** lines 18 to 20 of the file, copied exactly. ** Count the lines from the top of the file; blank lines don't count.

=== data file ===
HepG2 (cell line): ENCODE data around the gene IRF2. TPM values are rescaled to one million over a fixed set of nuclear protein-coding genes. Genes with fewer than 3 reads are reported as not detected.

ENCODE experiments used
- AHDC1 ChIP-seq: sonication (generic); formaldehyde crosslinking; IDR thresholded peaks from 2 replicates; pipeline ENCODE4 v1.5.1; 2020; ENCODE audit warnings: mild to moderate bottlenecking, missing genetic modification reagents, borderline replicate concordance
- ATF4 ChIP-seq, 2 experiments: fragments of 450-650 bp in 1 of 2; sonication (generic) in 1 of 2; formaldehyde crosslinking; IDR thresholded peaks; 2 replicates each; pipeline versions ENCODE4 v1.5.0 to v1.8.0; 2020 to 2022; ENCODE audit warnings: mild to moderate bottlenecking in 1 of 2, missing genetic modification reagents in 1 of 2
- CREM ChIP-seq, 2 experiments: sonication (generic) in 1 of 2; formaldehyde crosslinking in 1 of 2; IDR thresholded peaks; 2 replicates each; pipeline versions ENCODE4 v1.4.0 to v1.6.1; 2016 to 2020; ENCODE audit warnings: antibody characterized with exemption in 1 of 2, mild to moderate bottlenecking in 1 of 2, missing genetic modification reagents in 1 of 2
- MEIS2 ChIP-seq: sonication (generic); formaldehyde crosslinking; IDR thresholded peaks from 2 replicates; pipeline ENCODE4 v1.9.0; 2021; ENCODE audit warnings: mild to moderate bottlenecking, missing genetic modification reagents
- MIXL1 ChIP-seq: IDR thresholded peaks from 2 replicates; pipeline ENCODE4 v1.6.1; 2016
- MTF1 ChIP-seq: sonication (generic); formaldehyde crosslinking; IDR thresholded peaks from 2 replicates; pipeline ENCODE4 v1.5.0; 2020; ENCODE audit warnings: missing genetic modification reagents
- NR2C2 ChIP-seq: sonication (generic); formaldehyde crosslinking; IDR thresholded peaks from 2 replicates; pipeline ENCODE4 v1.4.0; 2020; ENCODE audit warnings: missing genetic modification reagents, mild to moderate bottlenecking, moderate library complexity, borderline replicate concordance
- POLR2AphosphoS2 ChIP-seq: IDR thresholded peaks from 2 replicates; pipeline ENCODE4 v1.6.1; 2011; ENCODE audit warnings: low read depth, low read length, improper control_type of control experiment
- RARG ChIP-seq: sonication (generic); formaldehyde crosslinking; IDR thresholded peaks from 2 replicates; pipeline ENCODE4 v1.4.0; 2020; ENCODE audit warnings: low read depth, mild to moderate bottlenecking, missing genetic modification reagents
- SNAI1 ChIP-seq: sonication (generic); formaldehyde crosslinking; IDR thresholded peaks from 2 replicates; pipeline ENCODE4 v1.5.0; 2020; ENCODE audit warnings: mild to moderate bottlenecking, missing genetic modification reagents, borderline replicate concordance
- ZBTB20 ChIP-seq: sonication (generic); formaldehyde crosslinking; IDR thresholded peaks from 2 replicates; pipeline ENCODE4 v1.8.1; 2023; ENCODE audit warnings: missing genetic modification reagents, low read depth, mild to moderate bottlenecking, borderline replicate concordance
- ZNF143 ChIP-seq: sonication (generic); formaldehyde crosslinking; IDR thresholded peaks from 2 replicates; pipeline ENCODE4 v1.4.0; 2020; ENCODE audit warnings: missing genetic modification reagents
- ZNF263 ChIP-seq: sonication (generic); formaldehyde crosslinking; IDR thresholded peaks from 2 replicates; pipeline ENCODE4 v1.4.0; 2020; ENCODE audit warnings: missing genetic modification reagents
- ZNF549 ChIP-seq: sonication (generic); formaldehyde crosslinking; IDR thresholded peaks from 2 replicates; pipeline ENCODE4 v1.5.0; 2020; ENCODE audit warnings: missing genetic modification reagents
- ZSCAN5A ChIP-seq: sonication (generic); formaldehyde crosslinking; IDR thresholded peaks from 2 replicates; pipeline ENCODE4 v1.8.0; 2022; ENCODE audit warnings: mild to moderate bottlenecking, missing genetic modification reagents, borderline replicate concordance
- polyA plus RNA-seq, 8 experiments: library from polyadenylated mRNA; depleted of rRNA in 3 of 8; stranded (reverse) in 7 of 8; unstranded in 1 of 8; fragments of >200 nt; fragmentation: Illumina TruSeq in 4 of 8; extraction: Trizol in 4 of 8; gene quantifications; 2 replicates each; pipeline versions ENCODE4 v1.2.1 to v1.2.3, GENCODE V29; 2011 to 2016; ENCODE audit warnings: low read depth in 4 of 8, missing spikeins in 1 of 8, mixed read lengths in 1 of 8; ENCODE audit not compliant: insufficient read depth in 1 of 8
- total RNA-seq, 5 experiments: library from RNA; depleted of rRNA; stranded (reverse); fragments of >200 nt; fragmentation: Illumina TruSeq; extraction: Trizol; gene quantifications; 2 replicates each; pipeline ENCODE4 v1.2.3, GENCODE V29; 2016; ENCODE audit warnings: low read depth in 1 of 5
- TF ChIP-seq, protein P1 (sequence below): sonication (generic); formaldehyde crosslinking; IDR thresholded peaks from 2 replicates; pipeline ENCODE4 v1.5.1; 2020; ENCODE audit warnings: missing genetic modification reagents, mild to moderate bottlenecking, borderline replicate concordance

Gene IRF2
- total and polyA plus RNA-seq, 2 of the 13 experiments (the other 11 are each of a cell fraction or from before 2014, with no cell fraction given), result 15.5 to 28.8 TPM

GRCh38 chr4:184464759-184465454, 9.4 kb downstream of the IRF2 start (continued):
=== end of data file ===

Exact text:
- polyA plus RNA-seq, 8 experiments: library from polyadenylated mRNA; depleted of rRNA in 3 of 8; stranded (reverse) in 7 of 8; unstranded in 1 of 8; fragments of >200 nt; fragmentation: Illumina TruSeq in 4 of 8; extraction: Trizol in 4 of 8; gene quantifications; 2 replicates each; pipeline versions ENCODE4 v1.2.1 to v1.2.3, GENCODE V29; 2011 to 2016; ENCODE audit warnings: low read depth in 4 of 8, missing spikeins in 1 of 8, mixed read lengths in 1 of 8; ENCODE audit not compliant: insufficient read depth in 1 of 8
- total RNA-seq, 5 experiments: library from RNA; depleted of rRNA; stranded (reverse); fragments of >200 nt; fragmentation: Illumina TruSeq; extraction: Trizol; gene quantifications; 2 replicates each; pipeline ENCODE4 v1.2.3, GENCODE V29; 2016; ENCODE audit warnings: low read depth in 1 of 5
- TF ChIP-seq, protein P1 (sequence below): sonication (generic); formaldehyde crosslinking; IDR thresholded peaks from 2 replicates; pipeline ENCODE4 v1.5.1; 2020; ENCODE audit warnings: missing genetic modification reagents, mild to moderate bottlenecking, borderline replicate concordance